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Northwest First Nation wants to bring a stop to mine road construction

Cat Lake seeks injunction to halt First Mining Gold’s access road, pending judicial review
First Mining Gold Springpole project (Ausenco photo)
First Mining Gold's Springpole Project camp site (Company photo)

A northwestern Ontario First Nation in close proximity to First Mining Gold’s Springpole Project is heading to court, seeking to stop construction of an access road to the proposed mine site.

Cat Lake First Nation imposed a mining moratorium in 2023 on all mining-related activity within its traditional territory, which includes the Vancouver mine developer’s open-pit project

In a news release this week, the leadership of the remote Ojibway community said with construction of the 18-kilometre road “underway at a fast pace” and the province and First Mining Gold refusing to stop, they have filed documents with the Superior Court of Justice in Thunder Bay for an injunction to bring road construction to a halt, pending Cat Lake’s application for a judicial review.

The proposed road under scrutiny extends from the end of the Wenasaya Road to the Springpole site.

Cat Lake leadership points the finger of blame at the Ontario Ministry of Natural Resources and Forestry (OMNRF) for issuing road permits in face of repeated opposition from Cat Lake and “in defiance” of their mining moratorium.

“The OMNRF permit approval has significantly destabilized this situation,” said Chief Russell Wesley in a statement.

“Ontario’s actions here fall far below their constitutional duty to consult and accommodate Cat Lake’s rights.”

Cat Lake, 180 kilometres north of Sioux Lookout, is reachable by land through winter roads. The rest of the year, it’s a fly-in/fly-out community for the 480 on-reserve members.

Springpole is billed by the company as Canada’s largest undeveloped gold project. It’s in the advanced stage of a federal and provincial environmental assessment process. First Mining expects to receive approvals to proceed with construction of the multi-million-ounce deposit in 2025.

Cat Lake is the closest community to Springpole, only 40 kilometres from where the company wants to drain a bay on the northern part of Springpole Lake to access a deposit by carving out an open-pit mine.

The community has concerns about lake trout habitat with the mine, but also harbours concerns about the road’s alignment and the potential impact on local hunting, fishing and trapping ground, as well as on sacred sites containing pictographs and burial grounds of members’ ancestors.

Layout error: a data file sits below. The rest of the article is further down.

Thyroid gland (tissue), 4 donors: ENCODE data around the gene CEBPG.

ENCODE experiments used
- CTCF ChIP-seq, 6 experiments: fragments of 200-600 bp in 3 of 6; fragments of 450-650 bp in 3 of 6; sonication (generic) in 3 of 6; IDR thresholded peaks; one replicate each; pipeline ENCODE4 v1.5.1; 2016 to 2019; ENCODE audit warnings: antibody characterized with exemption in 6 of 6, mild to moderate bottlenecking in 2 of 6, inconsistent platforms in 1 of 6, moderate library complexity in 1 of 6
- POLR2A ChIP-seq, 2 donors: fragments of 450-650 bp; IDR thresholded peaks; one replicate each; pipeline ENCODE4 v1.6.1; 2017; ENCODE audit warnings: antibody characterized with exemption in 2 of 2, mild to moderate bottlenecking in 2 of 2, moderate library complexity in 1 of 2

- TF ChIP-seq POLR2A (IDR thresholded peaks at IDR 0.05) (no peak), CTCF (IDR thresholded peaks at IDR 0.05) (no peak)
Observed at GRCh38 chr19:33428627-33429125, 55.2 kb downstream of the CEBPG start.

The First Nation said the company and government are pressing on without community consent. Time is needed to assess these impacts. 

“Once such a road is built — cutting down trees, harming local wildlife habitat used by moose caribou and wolverine, depleting fish stocks, damaging sacred Cat Lake cultural sites, and disturbing Cat Lake burial grounds — such actions, and their harms, cannot be undone,” said Wesley in the release.

“Only the requested orders can prevent such harms until the serious issues in the underlying application are heard on the merits.”

Wesley contends the province has placed the economic interests of the mining company over the safety and well-being of his members.

"We demand equal treatment and consideration for the well-being of our people as we continue to work towards protecting our rights and land," he stated.

First Mining Gold did not immediately respond to a request for comment, but in a January investor call, CEO Dan Wilton expressed a “very high degree of confidence” Springpole will get environmental assessment (EA) approval.

Based on the pro-mining support of the Ontario government, Wilton expressed confidence Springpole will be the next large gold project to be permitted in the province. Queen’s Park is keen, he said, to extend road and power infrastructure into remote areas to connect mines and to benefit Cat Lake and other communities.

The company’s draft EA submission, which was filed in May 2022, has “been reviewed by everyone that needs to say yes to this project,” said Wilton.

The final EA submission, to be filed this summer, incorporates all the feedback from Indigenous communities and regulators, he said.

Wilton said there have been “lots of discussions” with the communities, which will lead to a greater understanding of the project and a formalized relationship with the communities through agreements signed, likely, next year. He said they are targetting to secure community consent in advance of a final EA approval.

Wilton had acknowledged in an earlier investor call last December that Cat Lake “has expressed to us that they don’t want to see mining activity in the area,” but discussions continue with them on how Springpole might take shape in order to build consensus for the project.